July 14, 2017 by Michael H. Bauscher and Kortni M. Hadley
Practitioners and servicers in the health care industry rely heavily on electronic storage and transmission of patient health information. As we discussed in our client advisory Guidance on Cybersecurity: The HIPAA Security Rule,  the health care industry is a prime target for cyber-attacks, and the U.S. Department of Health and Human Services (“HHS”) enforces its Security Standards for the Protection of Electronic Protected Health Information (the “HIPAA Security Rule” or “Security Rule”) to establish industry-wide standards for the protection of patient health information.  However, despite companies’ best efforts to comply with the HIPAA Security Rule, companies in the health care industry remain at risk of experiencing data breaches that result in unauthorized access to private health information. In the event of a data breach, entities subject to HIPAA must comply with the provisions of the HIPAA Breach Notification Rule (the “ HIPAA Notification Rule” or “Breach Notification Rule”), which requires covered entities to notify individuals, the media, and the Secretary of HHS upon detecting a breach of unsecured PHI. Additionally, a business associate must notify a covered entity for whom the business associate is holding data if the business associate discovers a breach of that data. 
HHS has recently started focusing on enforcing the HIPAA Notification Rule. Earlier this year, the agency announced its first settlement based on the untimely reporting of a breach of unsecured PHI. The settlement required Presence Health Network to pay $475,000 and enter into a Corrective Action Plan agreement with HHS as a consequence of its delay in notifying individuals (which was delayed by 44 days), the media (by 46 days), and HHS (by 41 days) of a breach of unsecured PHI.  Notably, in that case HHS considered each day on which Presence Health Network failed to send a required notice as a separate violation of the Breach Notification Rule.
As a result of HHS’s new focus on enforcement, entities that are subject to the Breach Notification Rule should take special care to comply with the administrative requirements of the Rule and to adopt or review procedures to ensure that the appropriate notices are given if there is a breach. In this client advisory, we will first discuss the relevant administrative requirements of the Security Rule and then discuss the applicability and technical requirements of the Breach Notification Rule.
The HIPAA Security Rule contains several administrative requirements related to promoting compliance with the Breach Notification Rule. The Breach Notification Rule mandates that entities subject to its requirements must also comply with the administrative requirements of the Security Rule. Therefore, failure to comply with those administrative requirements could lead to enforcement consequences with respect to both the Breach Notification Rule and the Security Rule. Companies in the health care industry should consider consulting with counsel to determine the most effective approach to implementing the requirements. Specifically, entities subject to the requirements of the Breach Notification Rule must:
- provide workforce and officer training with respect to the Breach Notification Rule;
- provide a process for individuals to make complaints with respect to the covered entity’s policies or procedures or its compliance with such policies and procedures;
- apply appropriate sanctions to members of the workforce who do not comply with the Breach Notification Rule;
- refrain from intimidating, threatening, coercing, discriminating against, or taking a retaliatory action against any individual with respect to the individual’s participation in any process provided for in the Breach Notification Rule;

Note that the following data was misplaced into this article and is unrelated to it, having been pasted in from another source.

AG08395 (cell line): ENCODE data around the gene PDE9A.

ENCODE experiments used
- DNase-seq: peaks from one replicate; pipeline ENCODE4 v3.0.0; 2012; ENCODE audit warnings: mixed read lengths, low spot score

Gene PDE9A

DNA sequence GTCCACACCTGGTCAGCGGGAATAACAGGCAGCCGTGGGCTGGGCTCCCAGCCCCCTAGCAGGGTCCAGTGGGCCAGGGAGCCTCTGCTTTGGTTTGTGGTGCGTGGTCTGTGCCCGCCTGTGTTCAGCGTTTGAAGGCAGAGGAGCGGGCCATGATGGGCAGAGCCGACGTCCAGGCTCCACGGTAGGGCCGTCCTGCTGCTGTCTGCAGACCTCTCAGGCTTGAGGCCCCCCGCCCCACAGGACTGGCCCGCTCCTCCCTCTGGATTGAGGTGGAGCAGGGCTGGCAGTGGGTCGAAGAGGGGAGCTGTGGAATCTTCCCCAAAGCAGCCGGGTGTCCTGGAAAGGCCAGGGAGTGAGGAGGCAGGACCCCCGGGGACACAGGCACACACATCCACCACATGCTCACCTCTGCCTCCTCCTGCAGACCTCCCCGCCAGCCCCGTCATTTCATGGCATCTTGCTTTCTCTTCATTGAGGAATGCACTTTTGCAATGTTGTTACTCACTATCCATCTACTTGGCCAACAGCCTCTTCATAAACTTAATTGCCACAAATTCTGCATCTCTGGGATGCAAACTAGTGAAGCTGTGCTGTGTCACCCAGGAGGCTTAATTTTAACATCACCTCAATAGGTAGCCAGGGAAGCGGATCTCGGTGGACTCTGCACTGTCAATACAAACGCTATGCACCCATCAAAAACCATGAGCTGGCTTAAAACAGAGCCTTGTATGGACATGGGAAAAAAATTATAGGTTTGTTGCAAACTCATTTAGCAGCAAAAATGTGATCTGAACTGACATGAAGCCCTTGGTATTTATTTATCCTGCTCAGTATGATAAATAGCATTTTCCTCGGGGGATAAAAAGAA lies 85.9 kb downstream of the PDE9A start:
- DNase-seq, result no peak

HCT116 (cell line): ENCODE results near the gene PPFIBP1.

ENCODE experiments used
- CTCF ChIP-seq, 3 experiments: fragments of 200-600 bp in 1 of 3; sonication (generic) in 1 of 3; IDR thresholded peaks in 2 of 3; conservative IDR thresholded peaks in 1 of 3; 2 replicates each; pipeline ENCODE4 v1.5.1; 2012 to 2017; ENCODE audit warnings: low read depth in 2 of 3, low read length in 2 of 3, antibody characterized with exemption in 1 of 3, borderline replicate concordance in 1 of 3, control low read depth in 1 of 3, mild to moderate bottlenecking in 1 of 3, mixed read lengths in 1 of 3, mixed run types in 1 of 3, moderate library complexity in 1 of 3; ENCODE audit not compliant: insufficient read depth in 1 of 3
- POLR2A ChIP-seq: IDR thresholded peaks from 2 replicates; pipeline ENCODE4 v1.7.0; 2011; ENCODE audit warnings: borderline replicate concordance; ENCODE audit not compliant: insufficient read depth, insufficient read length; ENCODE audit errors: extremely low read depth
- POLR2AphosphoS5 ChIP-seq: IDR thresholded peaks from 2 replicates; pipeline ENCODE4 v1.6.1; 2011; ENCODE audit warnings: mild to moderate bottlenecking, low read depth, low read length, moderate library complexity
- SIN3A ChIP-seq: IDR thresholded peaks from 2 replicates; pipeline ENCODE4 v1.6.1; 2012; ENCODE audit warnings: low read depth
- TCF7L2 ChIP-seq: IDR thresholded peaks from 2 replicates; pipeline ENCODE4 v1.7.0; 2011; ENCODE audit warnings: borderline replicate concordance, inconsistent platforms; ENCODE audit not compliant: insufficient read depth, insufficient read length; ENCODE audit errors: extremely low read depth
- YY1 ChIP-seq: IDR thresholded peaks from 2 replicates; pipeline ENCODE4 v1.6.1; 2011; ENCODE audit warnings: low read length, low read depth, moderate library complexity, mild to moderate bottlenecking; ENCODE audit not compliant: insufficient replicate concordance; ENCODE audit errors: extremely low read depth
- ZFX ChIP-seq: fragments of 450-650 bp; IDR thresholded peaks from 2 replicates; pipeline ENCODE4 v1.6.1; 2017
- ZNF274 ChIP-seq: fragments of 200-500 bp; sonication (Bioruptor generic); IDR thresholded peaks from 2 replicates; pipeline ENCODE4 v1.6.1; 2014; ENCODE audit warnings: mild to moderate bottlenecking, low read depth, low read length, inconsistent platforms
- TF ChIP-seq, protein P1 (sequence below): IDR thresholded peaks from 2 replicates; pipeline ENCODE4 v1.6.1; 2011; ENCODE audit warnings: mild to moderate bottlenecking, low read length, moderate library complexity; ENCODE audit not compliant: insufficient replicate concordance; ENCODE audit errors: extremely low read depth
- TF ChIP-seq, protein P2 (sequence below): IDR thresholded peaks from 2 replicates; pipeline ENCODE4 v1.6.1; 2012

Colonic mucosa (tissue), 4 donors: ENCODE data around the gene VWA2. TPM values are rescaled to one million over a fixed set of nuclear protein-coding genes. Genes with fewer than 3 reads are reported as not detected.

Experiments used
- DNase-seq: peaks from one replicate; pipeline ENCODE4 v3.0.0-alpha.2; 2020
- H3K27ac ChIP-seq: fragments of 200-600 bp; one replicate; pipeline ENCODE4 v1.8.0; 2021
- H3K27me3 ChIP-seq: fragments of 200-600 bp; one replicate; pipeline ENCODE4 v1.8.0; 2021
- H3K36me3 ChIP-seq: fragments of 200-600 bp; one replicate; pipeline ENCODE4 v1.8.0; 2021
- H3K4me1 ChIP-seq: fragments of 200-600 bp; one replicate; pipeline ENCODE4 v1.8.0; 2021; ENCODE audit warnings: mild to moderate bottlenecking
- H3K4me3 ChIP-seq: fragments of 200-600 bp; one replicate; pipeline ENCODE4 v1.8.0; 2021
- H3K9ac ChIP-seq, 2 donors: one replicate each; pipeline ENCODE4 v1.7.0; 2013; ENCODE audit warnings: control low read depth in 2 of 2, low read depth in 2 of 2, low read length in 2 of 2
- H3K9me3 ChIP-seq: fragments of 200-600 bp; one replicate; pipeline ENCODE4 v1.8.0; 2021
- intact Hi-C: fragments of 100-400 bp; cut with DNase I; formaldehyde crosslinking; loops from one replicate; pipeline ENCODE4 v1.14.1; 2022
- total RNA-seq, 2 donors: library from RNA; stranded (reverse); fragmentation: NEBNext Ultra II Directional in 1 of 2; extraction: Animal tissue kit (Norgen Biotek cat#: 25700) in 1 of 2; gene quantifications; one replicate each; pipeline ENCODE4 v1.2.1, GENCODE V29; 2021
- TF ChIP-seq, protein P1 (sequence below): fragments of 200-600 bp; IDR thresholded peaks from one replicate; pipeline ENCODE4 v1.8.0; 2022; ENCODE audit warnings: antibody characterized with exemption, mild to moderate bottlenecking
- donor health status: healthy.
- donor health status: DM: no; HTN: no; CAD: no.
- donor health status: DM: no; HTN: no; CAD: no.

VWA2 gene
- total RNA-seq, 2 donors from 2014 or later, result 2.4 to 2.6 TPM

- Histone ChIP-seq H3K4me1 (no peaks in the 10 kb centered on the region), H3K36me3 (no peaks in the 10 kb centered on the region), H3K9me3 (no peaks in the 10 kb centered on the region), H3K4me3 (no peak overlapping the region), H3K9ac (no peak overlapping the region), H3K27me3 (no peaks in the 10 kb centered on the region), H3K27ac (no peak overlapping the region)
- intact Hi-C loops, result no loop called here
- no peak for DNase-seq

- not require any individual to waive his or her rights under the Breach Notification Rule (e.g., requiring an individual to allow notice via email) in order to receive treatment, payment, enrollment in a health plan, or eligibility for benefits;
- adopt policies and procedures with respect to the requirements of the Breach Notification Rule, and maintain such written policies and procedures in electronic or written form. 
The HIPAA Breach Notification Rule
Pursuant to the Health Insurance Portability and Accountability Act of 1996 (“HIPAA”), HHS published the HIPAA Security Rule in 2003, which created a national standard of technical and non-technical safeguards to protect electronic protected health information (“PHI”).  All “covered entities” and “business associates” are subject to the HIPAA Security Rule.  The Health Information Technology for Economic and Clinical Health Act (the “HITECH Act”), which was enacted as part of The American Recovery and Reinvestment Act of 2009,  required HHS to adopt a rule requiring covered entities and business associates to notify patients and HHS upon experiencing certain data breaches. Accordingly, HHS promulgated the HIPAA Notification Rule. 
The HIPAA Notification Rule is applicable only to unsecured PHI. “Unsecured PHI” is PHI that “is not rendered unusable, unreadable, or indecipherable to unauthorized persons through the use of technology or methodology” specified by HHS.  PHI is considered “secured,” and thus not subject to the Breach Notification Rule, if it:
- is encrypted as specified in the Security Rule, and the confidential process or key that can be used to decrypt the information has not been breached;  or
- the media on which the PHI is stored has been destroyed by:
- shredding or destroying the paper, film, or other hard copy such that it cannot be read or otherwise reconstructed (Redaction is specifically excluded as a means of destroying information.); or
- clearing, purging, or destroying electronic media pursuant to National Institute of Standards and Technology (“NIST”) guidelines. 
Although a company may have implemented data security policies or technology in compliance with the Security Rule, it is still subject to the Breach Notification Rule unless the breached data was subject to the specific encryption or sanitization measures specified in the applicable NIST guidelines or to equivalent security measures. 
What Is A Breach?
A breach is “the acquisition, access, use or disclosure of [PHI] in a manner not permitted under [the Security Rule or the HIPAA Privacy Rule].”  The following are exceptions to the definition of a breach: